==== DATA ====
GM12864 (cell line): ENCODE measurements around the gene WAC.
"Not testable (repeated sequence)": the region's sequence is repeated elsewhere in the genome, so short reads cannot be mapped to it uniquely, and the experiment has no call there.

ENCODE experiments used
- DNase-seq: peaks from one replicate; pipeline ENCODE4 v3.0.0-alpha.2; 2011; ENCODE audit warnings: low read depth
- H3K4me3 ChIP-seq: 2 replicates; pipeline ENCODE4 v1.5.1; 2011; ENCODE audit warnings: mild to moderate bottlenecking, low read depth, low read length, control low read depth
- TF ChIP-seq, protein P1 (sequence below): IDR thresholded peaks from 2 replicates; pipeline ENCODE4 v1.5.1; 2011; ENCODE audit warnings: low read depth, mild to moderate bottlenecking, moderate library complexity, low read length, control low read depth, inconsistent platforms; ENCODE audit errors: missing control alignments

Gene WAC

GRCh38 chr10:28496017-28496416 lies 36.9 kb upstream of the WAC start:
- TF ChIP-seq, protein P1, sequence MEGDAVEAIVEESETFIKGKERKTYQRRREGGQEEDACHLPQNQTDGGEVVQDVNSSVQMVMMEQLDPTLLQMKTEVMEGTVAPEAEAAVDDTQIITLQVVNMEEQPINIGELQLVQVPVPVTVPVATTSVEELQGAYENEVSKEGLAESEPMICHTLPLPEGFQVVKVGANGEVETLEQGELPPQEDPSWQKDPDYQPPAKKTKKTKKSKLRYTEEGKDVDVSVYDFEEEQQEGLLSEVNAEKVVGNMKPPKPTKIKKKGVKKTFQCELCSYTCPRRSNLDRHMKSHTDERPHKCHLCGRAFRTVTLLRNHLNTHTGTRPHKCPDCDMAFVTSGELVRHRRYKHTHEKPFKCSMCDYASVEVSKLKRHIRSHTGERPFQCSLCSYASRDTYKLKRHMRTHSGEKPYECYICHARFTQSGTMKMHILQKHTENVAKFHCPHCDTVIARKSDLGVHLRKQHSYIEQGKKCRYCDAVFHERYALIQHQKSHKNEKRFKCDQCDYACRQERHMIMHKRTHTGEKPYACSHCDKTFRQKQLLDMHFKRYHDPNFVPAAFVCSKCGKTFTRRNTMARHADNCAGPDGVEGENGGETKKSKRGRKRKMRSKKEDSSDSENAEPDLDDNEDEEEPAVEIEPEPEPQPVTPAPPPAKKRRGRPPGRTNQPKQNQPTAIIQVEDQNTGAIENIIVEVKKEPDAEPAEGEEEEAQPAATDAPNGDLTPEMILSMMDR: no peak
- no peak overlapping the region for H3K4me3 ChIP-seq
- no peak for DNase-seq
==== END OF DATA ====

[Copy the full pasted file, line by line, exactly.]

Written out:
GM12864 (cell line): ENCODE measurements around the gene WAC.
"Not testable (repeated sequence)": the region's sequence is repeated elsewhere in the genome, so short reads cannot be mapped to it uniquely, and the experiment has no call there.

ENCODE experiments used
- DNase-seq: peaks from one replicate; pipeline ENCODE4 v3.0.0-alpha.2; 2011; ENCODE audit warnings: low read depth
- H3K4me3 ChIP-seq: 2 replicates; pipeline ENCODE4 v1.5.1; 2011; ENCODE audit warnings: mild to moderate bottlenecking, low read depth, low read length, control low read depth
- TF ChIP-seq, protein P1 (sequence below): IDR thresholded peaks from 2 replicates; pipeline ENCODE4 v1.5.1; 2011; ENCODE audit warnings: low read depth, mild to moderate bottlenecking, moderate library complexity, low read length, control low read depth, inconsistent platforms; ENCODE audit errors: missing control alignments

Gene WAC

GRCh38 chr10:28496017-28496416 lies 36.9 kb upstream of the WAC start:
- TF ChIP-seq, protein P1, sequence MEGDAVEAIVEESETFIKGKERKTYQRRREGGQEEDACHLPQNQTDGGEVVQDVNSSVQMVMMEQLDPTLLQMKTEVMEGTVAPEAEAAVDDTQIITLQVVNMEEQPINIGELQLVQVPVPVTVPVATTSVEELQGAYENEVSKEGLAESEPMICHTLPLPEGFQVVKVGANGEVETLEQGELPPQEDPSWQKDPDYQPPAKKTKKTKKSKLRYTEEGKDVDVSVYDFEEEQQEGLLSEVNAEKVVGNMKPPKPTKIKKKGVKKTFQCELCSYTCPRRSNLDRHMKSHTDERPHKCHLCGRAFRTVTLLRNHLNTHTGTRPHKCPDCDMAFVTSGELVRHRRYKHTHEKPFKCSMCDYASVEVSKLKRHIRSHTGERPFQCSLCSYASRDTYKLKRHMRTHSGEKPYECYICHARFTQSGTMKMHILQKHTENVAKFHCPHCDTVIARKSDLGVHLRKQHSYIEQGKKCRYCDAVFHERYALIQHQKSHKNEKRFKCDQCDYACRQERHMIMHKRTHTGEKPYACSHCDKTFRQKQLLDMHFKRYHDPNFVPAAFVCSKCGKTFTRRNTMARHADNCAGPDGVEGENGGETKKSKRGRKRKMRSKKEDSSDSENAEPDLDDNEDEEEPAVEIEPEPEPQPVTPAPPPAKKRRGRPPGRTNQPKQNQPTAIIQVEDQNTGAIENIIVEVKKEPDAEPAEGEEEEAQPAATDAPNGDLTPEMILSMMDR: no peak
- no peak overlapping the region for H3K4me3 ChIP-seq
- no peak for DNase-seq